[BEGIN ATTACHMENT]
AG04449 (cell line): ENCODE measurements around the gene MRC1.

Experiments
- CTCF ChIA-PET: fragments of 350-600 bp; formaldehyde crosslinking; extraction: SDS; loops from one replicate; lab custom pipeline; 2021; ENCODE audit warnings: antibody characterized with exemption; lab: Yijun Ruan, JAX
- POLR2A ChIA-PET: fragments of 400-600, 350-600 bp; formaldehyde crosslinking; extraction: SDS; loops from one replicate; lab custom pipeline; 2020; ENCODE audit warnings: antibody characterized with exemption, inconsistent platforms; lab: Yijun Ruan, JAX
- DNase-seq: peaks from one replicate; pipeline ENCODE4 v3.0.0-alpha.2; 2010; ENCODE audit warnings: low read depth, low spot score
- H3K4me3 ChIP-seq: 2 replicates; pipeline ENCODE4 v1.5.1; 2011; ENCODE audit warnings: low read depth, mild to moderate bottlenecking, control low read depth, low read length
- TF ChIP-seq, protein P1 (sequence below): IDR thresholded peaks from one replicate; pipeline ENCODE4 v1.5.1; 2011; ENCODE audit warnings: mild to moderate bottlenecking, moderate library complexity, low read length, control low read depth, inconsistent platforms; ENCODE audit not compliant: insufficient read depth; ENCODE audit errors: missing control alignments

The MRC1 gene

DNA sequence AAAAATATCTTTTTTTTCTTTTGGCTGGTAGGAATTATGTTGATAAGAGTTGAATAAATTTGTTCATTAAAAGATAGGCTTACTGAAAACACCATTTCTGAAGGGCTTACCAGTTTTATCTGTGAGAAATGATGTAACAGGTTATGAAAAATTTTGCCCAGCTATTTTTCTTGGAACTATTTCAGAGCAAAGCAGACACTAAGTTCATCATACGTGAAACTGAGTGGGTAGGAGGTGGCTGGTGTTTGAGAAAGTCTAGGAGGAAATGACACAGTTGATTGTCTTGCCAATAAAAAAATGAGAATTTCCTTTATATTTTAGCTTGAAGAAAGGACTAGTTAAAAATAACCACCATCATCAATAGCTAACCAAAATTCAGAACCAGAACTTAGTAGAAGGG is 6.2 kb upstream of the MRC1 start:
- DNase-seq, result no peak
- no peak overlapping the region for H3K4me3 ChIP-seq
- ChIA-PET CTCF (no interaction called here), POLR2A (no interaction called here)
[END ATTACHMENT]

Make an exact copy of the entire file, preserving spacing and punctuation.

AG04449 (cell line): ENCODE measurements around the gene MRC1.

Experiments
- CTCF ChIA-PET: fragments of 350-600 bp; formaldehyde crosslinking; extraction: SDS; loops from one replicate; lab custom pipeline; 2021; ENCODE audit warnings: antibody characterized with exemption; lab: Yijun Ruan, JAX
- POLR2A ChIA-PET: fragments of 400-600, 350-600 bp; formaldehyde crosslinking; extraction: SDS; loops from one replicate; lab custom pipeline; 2020; ENCODE audit warnings: antibody characterized with exemption, inconsistent platforms; lab: Yijun Ruan, JAX
- DNase-seq: peaks from one replicate; pipeline ENCODE4 v3.0.0-alpha.2; 2010; ENCODE audit warnings: low read depth, low spot score
- H3K4me3 ChIP-seq: 2 replicates; pipeline ENCODE4 v1.5.1; 2011; ENCODE audit warnings: low read depth, mild to moderate bottlenecking, control low read depth, low read length
- TF ChIP-seq, protein P1 (sequence below): IDR thresholded peaks from one replicate; pipeline ENCODE4 v1.5.1; 2011; ENCODE audit warnings: mild to moderate bottlenecking, moderate library complexity, low read length, control low read depth, inconsistent platforms; ENCODE audit not compliant: insufficient read depth; ENCODE audit errors: missing control alignments

The MRC1 gene

DNA sequence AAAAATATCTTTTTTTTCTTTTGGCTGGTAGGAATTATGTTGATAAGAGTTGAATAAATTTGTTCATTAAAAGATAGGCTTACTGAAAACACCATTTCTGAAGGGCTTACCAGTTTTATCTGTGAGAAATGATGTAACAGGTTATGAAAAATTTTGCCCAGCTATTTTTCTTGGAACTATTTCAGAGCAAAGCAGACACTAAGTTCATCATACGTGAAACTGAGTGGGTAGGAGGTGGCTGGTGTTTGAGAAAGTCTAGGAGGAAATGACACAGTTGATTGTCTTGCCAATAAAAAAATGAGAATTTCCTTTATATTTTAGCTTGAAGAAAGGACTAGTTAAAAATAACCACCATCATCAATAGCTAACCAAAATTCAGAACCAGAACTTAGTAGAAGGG is 6.2 kb upstream of the MRC1 start:
- DNase-seq, result no peak
- no peak overlapping the region for H3K4me3 ChIP-seq
- ChIA-PET CTCF (no interaction called here), POLR2A (no interaction called here)